The economic value of trees. I did a little digging. It doesn’t take much time on Google to figure out the average value of an urban tree is about $1,000.00 per tree. The range of valuations, however, is huge. I have a friend who recently paid $7,500 to have three trees “installed” in his yard. The Council of Tree and Landscape Appraisers says, “A mature tree can have an appraised value of between $1,000 and $10,000.” A US Court once valued a single, mature tree at over $160,000.00. But let’s go with the City of Arlington, TX’s 2009 study (pdf), which appraises their urban trees at about $932.50 per tree. Since the Arlington study omits many of the intrinsic services associated with both wild and urban trees in their valuation and since Arlington’s number is the lowest I could find, let’s assume this is a fair and conservative tree value and use it.  Multiple the number of trees lost times the Arlington valuation, and you get:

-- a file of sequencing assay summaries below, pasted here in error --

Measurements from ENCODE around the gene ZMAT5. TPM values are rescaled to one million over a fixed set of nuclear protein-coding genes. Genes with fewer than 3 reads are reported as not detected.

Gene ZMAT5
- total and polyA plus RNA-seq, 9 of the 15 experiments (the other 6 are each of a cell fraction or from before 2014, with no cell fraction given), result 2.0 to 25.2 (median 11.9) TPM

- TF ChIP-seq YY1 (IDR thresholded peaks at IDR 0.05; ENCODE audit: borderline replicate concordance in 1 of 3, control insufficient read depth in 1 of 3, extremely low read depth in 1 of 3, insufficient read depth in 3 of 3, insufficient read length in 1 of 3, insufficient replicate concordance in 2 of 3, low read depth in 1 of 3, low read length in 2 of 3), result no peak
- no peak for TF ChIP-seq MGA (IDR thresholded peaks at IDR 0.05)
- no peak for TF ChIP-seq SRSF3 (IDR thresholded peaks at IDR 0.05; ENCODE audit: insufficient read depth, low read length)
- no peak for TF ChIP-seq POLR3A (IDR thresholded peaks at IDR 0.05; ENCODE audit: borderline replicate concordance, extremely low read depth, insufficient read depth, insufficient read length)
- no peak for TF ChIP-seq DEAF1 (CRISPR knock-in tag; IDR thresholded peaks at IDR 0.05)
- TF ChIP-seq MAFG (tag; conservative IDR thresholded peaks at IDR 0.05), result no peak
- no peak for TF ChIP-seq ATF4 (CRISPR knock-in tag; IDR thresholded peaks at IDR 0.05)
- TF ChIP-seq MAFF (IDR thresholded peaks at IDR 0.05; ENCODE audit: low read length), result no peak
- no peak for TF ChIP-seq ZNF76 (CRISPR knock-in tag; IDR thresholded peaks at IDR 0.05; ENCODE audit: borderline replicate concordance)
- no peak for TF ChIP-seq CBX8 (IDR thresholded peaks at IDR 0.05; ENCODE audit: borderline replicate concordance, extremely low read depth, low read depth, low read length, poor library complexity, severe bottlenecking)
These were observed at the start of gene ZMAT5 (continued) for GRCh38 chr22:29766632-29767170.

-$93,250,320,404.72. -$93.2 Billion (in 2009 dollars). That’s Arlington’s $932.50 per tree x 100 Million tree losses. But wait, that’s the low number. Texas Forest Service estimates “between 100 million and 500 million” trees died last year. Their high end count of nearly half a billion trees nets out a total impact of over -$466 Billion ($466,251,602,023.61 to be exact). Impressive, right? People seem to have a hard time thinking of the environment as having any economic value, perhaps that’s because the environment’s value dwarfs our little human-made economy. I’ve always suspected the “dollar” value of ecosystem services to be many orders of magnitude greater than the entire industrialized economy. How couldn’t it be? How could Texas suffer around $100 Billion in ecosystem losses during a recession year and not be severely impaired? And what is the industrial economy is catching up? Perhaps events like this massive tree die off are whittling down our natural systems and there are only a few orders magnitude of greatness left in our nature. Texas Forest Service estimates from 2% to 10% of the state’s 4.9 billion trees were just killed.* How many consecutive years can Texas sustain around $100 Billion in forest destruction? 49 years? 9 years? The drought is expected to continue for at least five years. If that comes to pass, its effects will likely have significantly changed much of Texas as early as 2017. Climate aficionados like me believe Austin will become more like Tucson over the next 90 years as desertification moves north. But what if that transition has already begun? What if Austin’s desertification will be securely in place sometime in the next 10 years? What’s Austin without trees? What happens to Austin’s water cycle and summertime temperatures? Plenty of climate scientists believe Texas is indeed on a super rapid change trajectory, way ahead of schedule.